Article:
Tyra Norwood, 20, helped put up a poster at the Ballston Common Mall in Arlington, Virginia, the same one Alston works at, that reads: “Go online and find out why we are closing. Sad story. Wet Seal sucks. Liars.” She said she worked at the store for roughly 15 to 20 hours a week beginning 9 or 10 months ago.
“I was trying to Google it because I was wondering why we were having all these huge sales — people kept asking us if we were closing, and I said, ‘No, we’re just getting ready for new inventory,’” she said in an interview. “There was never an announcement to the whole store. When they had their conference call, that was the announcement, basically, but there was no warning.”
Working at Wet Seal was a second job for a number of her colleagues, Norwood said. Valentina, who worked between 9 and 15 hours a week, said the job was her main source of income. She’s tried applying for other retail jobs “left and right,” but given chains just staffed up for the holiday season, it’s tough going. A part-time assistant manager in Missouri who spoke on the condition of anonymity told me she supported herself and her young son through her Wet Seal job. Her store also discovered the layoffs ahead of time through a FedEx delivery of boxes and packing instructions that were meant to arrive on Monday, she said.
Transfers weren’t an option, either. Although Wet Seal said it would close 60 locations, it may have shuttered even more. Laid-off employees “may apply for future positions at other store locations,” according to the firing script given to managers, though that comes without guarantees. For some, like Veronica Bohrer, that’s not possible anyway given the Wet Seal she worked at is in Bismarck, North Dakota.
Bohrer, 22, typically worked 20 hours a week, though that sometimes stretched to 30. She said heavy discounts compelled her managers to ask about closures once a week in December, but their bosses reassured them the store would be fine. (Store managers didn’t know, and it’s unclear if district managers did. All the employees believe staff in the corporate office knew in advance, though Wet Seal will not return messages to its CFO and external PR firm addressing these concerns.) She initially learned of the layoffs when another store called to ask if their store received “the box.” Bohrer is an art student and is concerned about finding another job to cover her bills.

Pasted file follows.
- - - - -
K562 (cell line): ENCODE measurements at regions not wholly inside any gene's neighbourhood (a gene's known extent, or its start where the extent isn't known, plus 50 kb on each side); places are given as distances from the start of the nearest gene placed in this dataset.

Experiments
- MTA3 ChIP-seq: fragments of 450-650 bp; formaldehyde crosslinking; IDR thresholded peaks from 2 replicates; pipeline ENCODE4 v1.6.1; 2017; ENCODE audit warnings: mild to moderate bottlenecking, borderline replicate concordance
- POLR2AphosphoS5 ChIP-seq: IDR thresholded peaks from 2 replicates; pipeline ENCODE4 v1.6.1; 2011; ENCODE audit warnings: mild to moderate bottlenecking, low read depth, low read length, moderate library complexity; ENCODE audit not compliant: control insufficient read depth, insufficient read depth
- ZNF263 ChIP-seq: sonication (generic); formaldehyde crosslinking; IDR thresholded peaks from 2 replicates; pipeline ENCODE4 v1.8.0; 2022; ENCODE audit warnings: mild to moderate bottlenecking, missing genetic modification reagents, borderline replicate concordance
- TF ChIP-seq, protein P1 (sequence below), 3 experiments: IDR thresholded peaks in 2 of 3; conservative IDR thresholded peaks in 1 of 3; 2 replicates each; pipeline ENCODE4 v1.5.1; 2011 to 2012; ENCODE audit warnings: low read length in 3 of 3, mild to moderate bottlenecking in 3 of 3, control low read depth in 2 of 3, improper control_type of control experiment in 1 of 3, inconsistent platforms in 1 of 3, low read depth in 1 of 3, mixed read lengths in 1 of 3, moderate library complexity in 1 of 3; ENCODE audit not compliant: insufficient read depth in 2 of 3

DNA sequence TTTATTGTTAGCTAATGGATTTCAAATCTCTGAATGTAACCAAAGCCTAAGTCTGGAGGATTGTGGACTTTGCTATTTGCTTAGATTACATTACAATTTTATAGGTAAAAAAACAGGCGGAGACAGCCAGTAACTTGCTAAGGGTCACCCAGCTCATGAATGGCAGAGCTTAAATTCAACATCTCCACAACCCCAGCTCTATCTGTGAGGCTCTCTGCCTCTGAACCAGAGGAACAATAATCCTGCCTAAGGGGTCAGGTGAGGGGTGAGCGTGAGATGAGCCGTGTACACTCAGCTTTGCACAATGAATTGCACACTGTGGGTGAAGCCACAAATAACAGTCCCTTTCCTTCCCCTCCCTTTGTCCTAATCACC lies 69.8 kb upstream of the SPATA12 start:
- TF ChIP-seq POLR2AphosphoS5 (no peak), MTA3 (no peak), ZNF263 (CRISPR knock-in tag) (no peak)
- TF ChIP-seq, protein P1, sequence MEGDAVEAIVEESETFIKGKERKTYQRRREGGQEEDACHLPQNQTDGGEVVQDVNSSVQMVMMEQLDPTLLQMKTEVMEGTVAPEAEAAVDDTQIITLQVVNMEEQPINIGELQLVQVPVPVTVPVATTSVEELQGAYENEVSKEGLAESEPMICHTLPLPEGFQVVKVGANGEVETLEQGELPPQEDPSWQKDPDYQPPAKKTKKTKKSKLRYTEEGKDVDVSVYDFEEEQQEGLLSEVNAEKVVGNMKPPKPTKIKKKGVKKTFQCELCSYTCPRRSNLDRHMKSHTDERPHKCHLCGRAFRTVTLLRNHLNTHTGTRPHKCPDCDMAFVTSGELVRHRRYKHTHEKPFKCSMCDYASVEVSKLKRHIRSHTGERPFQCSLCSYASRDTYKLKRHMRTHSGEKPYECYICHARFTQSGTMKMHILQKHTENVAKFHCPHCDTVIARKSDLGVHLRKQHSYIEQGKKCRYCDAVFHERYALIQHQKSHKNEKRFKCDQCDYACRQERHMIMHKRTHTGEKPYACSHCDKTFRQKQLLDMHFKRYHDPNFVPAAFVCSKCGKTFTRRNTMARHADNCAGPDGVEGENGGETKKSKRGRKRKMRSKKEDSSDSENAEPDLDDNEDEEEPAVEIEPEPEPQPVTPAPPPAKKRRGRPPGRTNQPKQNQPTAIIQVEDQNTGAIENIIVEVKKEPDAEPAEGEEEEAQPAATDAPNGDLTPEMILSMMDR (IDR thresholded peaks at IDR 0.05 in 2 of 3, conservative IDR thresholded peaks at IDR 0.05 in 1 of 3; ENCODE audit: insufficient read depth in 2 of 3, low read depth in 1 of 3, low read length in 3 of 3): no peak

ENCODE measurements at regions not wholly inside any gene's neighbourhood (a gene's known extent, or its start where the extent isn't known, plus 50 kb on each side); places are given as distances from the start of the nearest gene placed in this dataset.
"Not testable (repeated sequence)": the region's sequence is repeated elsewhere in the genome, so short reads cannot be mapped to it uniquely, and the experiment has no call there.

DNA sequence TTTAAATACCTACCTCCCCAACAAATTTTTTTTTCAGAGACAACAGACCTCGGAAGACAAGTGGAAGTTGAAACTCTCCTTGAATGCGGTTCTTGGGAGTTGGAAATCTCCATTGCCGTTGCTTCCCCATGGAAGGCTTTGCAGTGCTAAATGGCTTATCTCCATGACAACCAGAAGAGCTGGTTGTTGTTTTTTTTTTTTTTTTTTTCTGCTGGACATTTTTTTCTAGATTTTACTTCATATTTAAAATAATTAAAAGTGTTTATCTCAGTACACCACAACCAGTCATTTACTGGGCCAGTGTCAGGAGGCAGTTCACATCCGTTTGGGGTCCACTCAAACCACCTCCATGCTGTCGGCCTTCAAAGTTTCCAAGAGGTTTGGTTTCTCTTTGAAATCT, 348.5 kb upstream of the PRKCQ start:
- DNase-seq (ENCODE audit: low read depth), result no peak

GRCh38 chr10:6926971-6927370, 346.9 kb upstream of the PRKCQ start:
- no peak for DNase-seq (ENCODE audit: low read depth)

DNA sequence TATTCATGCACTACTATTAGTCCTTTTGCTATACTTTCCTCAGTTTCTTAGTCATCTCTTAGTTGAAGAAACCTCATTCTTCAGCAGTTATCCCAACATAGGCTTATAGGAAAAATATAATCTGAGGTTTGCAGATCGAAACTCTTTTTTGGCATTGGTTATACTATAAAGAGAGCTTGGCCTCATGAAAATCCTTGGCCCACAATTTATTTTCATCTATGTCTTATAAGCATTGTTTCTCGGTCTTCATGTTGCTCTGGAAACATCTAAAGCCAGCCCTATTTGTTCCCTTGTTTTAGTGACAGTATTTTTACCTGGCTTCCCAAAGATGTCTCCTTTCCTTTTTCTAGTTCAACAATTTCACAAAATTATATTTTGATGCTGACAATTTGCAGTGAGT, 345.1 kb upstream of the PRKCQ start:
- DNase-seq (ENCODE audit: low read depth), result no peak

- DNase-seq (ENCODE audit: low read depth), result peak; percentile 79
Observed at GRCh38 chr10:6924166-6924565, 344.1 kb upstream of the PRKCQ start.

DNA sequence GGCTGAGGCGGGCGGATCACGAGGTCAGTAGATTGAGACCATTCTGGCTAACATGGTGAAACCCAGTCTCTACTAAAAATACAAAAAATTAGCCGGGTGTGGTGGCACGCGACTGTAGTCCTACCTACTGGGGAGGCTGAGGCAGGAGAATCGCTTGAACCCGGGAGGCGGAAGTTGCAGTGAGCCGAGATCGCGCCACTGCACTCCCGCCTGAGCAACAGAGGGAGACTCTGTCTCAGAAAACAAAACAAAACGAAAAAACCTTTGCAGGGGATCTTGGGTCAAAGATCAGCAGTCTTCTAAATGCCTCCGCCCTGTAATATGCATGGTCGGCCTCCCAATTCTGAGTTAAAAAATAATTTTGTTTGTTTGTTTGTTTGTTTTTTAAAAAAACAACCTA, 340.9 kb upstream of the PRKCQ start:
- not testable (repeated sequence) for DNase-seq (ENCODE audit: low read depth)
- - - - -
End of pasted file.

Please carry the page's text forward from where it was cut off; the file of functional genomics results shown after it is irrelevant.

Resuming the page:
“I’m just hoping I can make it in time — the short notice thing has made me feel very uneasy, because I do have bills to pay,” she said in an interview. “I’m also in the military so that’s one thing I can fall back on right now, but it’s not enough to pay all my bills.” She added that’s two to three day drills per month for the Army National Guard.
Those who worked after being notified of closures up to the store’s “vacate date” were offered “retention” bonuses of $150 for assistant managers and $300 for managers, according to a separate document sent to BuzzFeed News.
It’s unclear what awaits Wet Seal, a hot ’90s and early 2000s retailer that has struggled to appeal to its target customer in recent years. The stock continues to trade for pennies on the dollar, and the possibility of a bankruptcy looms. In the layoff script, the correct response for an inquiry about bankruptcy is to acknowledge the company has said it’s a consideration, followed by “I’m not permitted to discuss anything further on that topic.”
When the company announced its CFO’s nearly $100,000 raise on Jan. 2, it also said Wet Seal defaulted on an interest payment on senior convertible notes due on Dec. 31. It’s clearly in serious danger financially, and its actions regarding layoffs have seemingly incited the wrath of consumers as well as former employees, which could very well affect sales.
In the closing script, Wet Seal assistant managers were told to inform employees: “I understand that you may need some time to process this information and that you may have additional questions. I will be available to address any issues you may have. In addition, Human Resources will also be available to answer your questions. We are all here to support you during this transitional period.”
Employees spoke fondly of their store colleagues. One said she overheard her boss crying after the conference call. Another said she was furious she didn’t get a chance to say good-bye to a group that had become “like a family.”
“They should have given us a warning, like two weeks’ notice — I don’t know how they can give us a day’s warning,” Valentina said. “Corporate wasn’t telling us anything … we wanted answers but nobody would give us answers.”